Brussels, 26 July 2007 (ITUC OnLine): This week a WTO General Council meeting is set to endorse a draft decision by the WTO Committee on Subsidies to extend the transition period for the phasing out of export subsidies in a number of developing countries. The decision will make it easier for a range of governments to maintain virtually free licence to exploit their workers and repress trade union rights in Export Processing Zones (EPZs).
Under WTO rules, these subsidies were supposed to be phased out by the end of this year, but a group of developing countries asked for a waiver to extend the transition and phase out period till the end of 2015. One of the main uses of such export subsidies is to attract foreign investors to set up production in EPZs, where many of the workers are subjected to harsh conditions with little respect for health and safety requirements, long working hours including forced overtime and an extremely high pace of production. EPZs are notorious for the suppression of trade union rights and forced overtime work. Typically, governments either exempt such zones from labour legislation or do not take action against the breaches in labour law, especially when it comes to working hours and trade union rights.
Among the countries that would benefit from the WTO decision are Costa Rica, the Dominican Republic, El Salvador and Guatemala – all well known for allowing violations of trade union rights in EPZs and for their governments’ weak response to such violations.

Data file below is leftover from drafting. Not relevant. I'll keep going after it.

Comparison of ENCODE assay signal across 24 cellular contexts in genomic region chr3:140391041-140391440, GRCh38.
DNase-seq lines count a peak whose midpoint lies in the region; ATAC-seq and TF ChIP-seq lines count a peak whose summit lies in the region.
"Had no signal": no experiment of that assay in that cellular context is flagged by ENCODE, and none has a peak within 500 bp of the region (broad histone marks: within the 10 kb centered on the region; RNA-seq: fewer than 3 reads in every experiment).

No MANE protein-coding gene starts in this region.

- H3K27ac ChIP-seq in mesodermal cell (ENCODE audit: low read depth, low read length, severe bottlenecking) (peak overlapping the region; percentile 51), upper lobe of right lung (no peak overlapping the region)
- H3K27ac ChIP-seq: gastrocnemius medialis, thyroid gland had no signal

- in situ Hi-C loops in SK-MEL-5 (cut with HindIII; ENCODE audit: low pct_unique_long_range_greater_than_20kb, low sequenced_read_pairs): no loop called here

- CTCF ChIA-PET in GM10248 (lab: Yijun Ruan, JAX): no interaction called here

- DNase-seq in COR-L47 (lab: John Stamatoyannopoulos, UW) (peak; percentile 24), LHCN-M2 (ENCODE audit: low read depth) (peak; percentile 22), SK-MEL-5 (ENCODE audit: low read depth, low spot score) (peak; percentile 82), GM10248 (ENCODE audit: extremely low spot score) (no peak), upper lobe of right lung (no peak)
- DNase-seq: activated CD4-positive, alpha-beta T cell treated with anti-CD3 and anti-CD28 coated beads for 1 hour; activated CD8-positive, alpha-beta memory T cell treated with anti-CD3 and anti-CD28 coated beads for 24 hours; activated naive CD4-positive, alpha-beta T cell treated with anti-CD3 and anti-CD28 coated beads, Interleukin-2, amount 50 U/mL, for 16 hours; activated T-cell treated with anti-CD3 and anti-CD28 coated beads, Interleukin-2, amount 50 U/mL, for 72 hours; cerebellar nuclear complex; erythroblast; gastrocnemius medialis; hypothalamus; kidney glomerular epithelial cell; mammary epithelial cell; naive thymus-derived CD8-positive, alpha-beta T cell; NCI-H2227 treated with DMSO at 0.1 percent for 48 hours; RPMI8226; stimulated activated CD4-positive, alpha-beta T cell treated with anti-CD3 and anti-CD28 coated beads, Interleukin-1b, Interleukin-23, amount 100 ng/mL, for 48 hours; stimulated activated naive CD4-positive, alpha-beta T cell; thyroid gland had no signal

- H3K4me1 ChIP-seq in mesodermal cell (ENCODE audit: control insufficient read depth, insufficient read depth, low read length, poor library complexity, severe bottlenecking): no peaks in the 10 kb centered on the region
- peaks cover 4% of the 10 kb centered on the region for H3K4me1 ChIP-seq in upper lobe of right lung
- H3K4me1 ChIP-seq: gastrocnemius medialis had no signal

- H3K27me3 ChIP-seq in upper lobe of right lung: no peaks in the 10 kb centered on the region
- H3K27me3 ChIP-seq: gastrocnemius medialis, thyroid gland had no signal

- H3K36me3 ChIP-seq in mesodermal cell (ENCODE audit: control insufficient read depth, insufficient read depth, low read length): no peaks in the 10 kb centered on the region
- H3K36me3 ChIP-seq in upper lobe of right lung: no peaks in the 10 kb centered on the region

The decision in the WTO’s Committee on Subsidies was based on the argument that these developing countries need the policy space to maintain these programmes as they are alleged to be important components of their development strategies. However, if attraction of investment is based on subsidising export production by multinational companies, forgoing tax receipts and the repression of human rights it is hard to see what advantages it brings for development in the countries concerned.
“The EPZs and other special export zones in the countries that would benefit from an extension represent over one million EPZ workers and over US$50 billion of exports annually”, said ITUC General Secretary Guy Ryder. “It is time to get serious about respect for trade union rights in EPZs. Besides the fact that these are fundamental human rights of workers, in reality they do not undermine the competitiveness of companies, as was shown in the joint ILO-WTO report on trade and employment. Governments must take their responsibilities and promote and protect trade union rights in EPZs, just as they must everywhere in their territory.”
For more information on the WTO and Export Processing Zones (EPZs), please click here.
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